Stretching The Boundaries: Memories of Killarney

All photos credit: Barb Campbell and Richard Ehrlich, An 80km Happy Birthday Hike, featured in our sister-publication Just Sayin’ Caledon

 

Killarney Provincial Park is located at the most northern end of Georgian Bay, south of Highway 6 at Sudbury and Espanola. It is not in what is considered to be the Southern Georgian Bay Area. However, it does share quite a few of the characteristics of the west shore of the Georgian Bay – northern forests, lakes, rock islets, rivers and many small streams. And yes, more wild blueberries than anywhere else on the Bay.

La Cloche

My family and I spent many weekends and several holidays there. As well we made several canoe trips into the interior, some by ourselves, and some with visitors from Germany. I also made canoe trips on my own and some with the “Voyageurs Canoe Club” which I founded.

If you consider that we did it all with our friend the White Water Canoe “Neejekeewa” (Niijikiwe – Ojibwe for “female friend”), which I had made to my specifications near Orangeville. Loaded with camping gear, three children aged 10, 7 and 6 and a dog, it was a miracle that we survived our first trip in 1971 and all following ones with no tip-overs or accidents. We returned many times to this amazing remnant of nature in Ontario’s Northland.

This is where the famous Canadian Group of Seven painted many of their pictures. Canoeists on the lakes and rivers can think of them in reverence as they paddle past some of the locations for their paintings. There are few Canadian homes without at least one historic Group of Seven print on their walls.

La ClocheOur own historic moment came during the first days of October, 1957, as we lay on the Killarney rocks watching the Russian Sputnik, the first artificial earth satellite, spin its circles around the earth about once every hour. It made 326 orbits alive before its batteries ran out on October 26, 1957. It made another 1114 before it returned and burned up in the earth’s atmosphere on January 4, 1958.  In January 31, 1958, the United States launched its first satellite, the Explorer. The space race had begun.

But back to Killarney now. The “backbone” of the Park are the La Cloche Mountains, which are part of the Canadian Shield and are composed primarily of white quartzite, giving them a most unusual look. On June 16th, 2000, I chartered a Cessna Airplane to take us over the La Cloche Mountain Range.

As a result of that flight, and because we had spent so much time as a family exploring them, my wife and I decided to eventually have our daughters drop our ashes from an airplane over the La Cloche Mountains.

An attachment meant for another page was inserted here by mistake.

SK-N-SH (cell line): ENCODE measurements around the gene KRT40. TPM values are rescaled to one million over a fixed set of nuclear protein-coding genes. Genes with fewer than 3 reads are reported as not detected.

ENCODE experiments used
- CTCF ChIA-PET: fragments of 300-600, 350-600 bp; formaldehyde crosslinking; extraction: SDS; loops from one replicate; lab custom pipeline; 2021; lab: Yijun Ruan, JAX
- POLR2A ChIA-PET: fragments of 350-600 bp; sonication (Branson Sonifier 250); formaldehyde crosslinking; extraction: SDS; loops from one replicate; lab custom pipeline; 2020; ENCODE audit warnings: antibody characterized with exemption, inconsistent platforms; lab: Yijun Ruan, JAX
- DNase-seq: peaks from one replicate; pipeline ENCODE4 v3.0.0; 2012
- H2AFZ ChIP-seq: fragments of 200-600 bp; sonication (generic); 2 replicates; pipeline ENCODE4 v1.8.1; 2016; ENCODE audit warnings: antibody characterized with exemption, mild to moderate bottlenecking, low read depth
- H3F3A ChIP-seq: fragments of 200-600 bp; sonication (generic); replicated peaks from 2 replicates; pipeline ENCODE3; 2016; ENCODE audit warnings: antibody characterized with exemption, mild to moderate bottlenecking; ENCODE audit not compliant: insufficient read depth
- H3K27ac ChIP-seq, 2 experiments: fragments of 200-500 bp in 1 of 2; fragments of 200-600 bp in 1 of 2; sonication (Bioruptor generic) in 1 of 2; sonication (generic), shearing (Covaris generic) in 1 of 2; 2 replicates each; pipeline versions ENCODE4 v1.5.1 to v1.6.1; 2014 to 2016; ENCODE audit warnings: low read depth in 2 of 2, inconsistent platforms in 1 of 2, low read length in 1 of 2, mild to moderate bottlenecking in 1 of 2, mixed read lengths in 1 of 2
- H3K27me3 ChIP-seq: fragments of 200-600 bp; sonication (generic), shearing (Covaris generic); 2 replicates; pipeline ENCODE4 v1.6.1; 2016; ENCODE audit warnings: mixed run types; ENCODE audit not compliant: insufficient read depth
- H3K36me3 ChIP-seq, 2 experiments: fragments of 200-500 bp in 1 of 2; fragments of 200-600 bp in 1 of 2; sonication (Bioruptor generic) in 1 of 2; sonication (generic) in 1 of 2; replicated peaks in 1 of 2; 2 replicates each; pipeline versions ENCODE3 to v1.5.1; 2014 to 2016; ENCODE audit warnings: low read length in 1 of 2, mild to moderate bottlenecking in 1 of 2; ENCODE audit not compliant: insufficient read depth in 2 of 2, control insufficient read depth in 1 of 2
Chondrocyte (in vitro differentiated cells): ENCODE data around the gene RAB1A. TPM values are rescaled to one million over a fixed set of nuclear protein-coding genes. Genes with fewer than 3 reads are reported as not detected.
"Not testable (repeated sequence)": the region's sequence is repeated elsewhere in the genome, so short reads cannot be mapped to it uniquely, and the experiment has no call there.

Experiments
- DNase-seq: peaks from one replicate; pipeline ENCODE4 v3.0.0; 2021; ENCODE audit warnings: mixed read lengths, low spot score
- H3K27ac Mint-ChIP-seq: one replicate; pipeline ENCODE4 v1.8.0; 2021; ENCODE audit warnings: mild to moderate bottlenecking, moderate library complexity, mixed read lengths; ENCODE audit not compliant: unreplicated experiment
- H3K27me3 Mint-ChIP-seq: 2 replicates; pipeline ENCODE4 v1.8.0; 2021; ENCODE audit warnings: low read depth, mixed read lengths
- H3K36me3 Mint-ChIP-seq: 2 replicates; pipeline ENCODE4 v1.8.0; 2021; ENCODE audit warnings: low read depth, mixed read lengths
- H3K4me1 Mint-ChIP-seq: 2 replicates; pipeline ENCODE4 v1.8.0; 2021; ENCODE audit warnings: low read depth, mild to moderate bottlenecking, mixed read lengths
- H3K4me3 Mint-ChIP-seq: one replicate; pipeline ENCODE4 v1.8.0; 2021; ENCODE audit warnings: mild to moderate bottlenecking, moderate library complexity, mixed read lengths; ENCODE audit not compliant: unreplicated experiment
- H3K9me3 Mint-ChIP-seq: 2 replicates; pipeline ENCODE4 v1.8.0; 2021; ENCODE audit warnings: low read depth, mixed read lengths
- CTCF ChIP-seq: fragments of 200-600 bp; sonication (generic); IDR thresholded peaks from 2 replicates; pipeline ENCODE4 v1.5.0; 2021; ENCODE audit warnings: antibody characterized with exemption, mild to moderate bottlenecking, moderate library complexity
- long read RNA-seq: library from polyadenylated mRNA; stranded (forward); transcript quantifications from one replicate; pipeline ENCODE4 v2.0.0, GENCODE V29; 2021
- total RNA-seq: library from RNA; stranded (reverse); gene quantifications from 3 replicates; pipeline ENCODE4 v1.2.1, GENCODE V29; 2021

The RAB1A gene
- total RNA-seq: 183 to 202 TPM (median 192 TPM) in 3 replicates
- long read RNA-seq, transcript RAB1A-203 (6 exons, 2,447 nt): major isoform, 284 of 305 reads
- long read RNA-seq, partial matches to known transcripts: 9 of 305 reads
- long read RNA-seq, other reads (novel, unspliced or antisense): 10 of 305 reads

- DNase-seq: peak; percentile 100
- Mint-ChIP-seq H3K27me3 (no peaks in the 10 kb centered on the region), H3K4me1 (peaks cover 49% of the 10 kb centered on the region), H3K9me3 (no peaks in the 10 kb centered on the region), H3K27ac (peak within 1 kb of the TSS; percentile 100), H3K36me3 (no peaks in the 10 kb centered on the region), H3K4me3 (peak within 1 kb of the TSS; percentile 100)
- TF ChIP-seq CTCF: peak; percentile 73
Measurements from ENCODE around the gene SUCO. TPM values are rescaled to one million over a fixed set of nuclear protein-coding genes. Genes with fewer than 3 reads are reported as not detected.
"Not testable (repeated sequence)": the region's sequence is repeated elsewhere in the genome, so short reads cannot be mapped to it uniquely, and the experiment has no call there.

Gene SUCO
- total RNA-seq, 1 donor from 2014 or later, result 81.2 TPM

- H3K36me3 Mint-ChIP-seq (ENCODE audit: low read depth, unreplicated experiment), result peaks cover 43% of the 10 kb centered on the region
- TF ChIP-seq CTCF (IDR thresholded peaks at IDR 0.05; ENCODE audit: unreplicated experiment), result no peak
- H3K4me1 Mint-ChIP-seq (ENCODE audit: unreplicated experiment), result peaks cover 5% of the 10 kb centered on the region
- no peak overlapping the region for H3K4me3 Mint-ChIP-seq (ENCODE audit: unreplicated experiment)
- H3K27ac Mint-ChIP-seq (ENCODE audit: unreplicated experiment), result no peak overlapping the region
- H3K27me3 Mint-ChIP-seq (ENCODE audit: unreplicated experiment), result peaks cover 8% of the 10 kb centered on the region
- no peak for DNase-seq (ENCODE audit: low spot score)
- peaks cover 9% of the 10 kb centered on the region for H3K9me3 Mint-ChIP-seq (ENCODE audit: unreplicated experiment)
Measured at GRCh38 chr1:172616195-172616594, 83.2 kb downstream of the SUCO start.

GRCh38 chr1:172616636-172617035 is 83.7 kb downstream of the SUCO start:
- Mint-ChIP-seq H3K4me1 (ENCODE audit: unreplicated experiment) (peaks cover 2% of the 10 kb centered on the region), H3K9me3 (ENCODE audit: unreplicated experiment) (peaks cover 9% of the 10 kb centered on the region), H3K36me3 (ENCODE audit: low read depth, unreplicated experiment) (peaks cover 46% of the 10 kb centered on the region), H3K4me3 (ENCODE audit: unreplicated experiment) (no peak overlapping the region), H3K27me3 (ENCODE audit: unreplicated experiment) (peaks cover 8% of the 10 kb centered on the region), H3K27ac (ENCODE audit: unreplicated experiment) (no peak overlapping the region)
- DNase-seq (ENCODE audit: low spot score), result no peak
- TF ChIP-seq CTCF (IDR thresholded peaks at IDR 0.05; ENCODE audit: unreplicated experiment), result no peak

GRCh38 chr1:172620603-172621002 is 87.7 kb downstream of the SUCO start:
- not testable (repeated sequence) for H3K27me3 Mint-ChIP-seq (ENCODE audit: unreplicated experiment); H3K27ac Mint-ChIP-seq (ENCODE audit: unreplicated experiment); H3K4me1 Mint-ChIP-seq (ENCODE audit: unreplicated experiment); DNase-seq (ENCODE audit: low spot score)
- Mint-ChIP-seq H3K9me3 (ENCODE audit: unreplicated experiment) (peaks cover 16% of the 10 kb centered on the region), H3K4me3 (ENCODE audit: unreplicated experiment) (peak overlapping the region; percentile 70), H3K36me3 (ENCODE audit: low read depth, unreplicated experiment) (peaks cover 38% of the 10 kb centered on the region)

La ClocheWe climbed its heights many times, but never attempted the Silhouette Trail, an extremely rough 78km long backpacking trail running along the entire top of the Mountain Range. It is the only backpacking trail in the Park. We swam naked in the small swampy ponds on top, squeezed our way along chasms to get the most spectacular views and jumped over rock splits on the way up and down.

On one long portage which we thought had water at the end, we ended up pushing our canoes while up to our hips in deep, clinging mud. Another portage was overgrown with 3 meter high tree saplings. We had to use our machetes to get our canoes through. But in between there were the cool nights around the campfires, with roasted wieners and marshmallows, where we reminisced about the hard but great days which had just passed, and tried to keep the mosquitos and blackflies at bay.

We lay fearfully silent in our tent as a bear sniffed all round the outside, fought a 30 cm snapping turtle which decided to sleep under our canoe, and ate huge pickerels given to us by the always successful American fishermen.

The only negative aspect which we observed through our years in the Park was that the lakes had started dying. For almost 100 years the Sudbury nickel ore smelting plant had spewed out 2.5 million tonnes of sulfur dioxide and metals per year. This made the Sudbury area one of the most polluted areas in the world, leading to the complete loss of vegetation, and leaving barren hills of blackened rock. The more than 330 lakes in the area had been acidifying, leading to a proliferation of green algae in the water. Fish populations in all Killarney lakes were severely reduced (Killarney Lakes Survey, 1995-1997).

The copper processing plant was originally a subsidiary of the American company Inco, but since 2006  is wholly owned by the Brazilian mining company Vale (created in 1942), producing nickel, copper, cobalt, platinum, rhodium, ruthenium, iridium, gold, and silver.

To “alleviate” the pollution, the City of Sudbury, in the early 1970’s, erected the “Superstack”, a 381 meter high smokestack designed to spread the sulfur dioxide using the winds over most of Ontario. But they also planted 12 million trees to revitalize 1375 hectares of land in and around the city.

The Superstack was to be taken out of commission and destroyed by 2020, and replaced with two smaller “more efficient” 140 meter smokestacks, but the Committee reports are still outstanding on that matter.

You can find information regarding Reservations and Interior Camping Permits on the Killarney Provincial Park website

 

Written by

Peter Iden is a resident of Wasaga Beach and a Naturalist and Photographer who has a broad range of knowledge of the natural world. Peter is also a volunteer Warden for the Piping Plover Recovery Programme with the Friends of Nancy Island.

Email: cmis-cbc@rogers.com

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